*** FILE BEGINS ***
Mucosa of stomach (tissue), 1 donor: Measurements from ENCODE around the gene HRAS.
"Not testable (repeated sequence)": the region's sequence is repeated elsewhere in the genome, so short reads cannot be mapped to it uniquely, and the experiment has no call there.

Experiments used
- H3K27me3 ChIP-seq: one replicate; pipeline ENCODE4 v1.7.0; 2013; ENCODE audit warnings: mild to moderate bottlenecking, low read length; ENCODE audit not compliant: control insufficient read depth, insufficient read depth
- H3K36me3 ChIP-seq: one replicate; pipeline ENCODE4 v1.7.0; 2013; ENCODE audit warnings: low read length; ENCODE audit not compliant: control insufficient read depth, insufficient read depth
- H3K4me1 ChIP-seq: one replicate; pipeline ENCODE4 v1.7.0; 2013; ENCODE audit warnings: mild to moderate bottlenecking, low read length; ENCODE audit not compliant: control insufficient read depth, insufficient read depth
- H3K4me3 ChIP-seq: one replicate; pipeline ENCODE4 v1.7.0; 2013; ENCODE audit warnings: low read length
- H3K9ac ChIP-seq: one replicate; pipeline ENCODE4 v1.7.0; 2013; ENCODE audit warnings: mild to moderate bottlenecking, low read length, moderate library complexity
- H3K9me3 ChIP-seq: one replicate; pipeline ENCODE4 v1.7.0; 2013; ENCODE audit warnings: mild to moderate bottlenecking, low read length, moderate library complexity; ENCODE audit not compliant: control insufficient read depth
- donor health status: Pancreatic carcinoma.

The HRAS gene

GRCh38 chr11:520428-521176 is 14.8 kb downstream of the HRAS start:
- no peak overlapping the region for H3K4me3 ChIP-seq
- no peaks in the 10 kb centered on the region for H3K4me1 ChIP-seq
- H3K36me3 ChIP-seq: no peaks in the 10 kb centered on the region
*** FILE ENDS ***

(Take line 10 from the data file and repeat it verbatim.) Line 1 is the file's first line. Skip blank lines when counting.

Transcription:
- donor health status: Pancreatic carcinoma.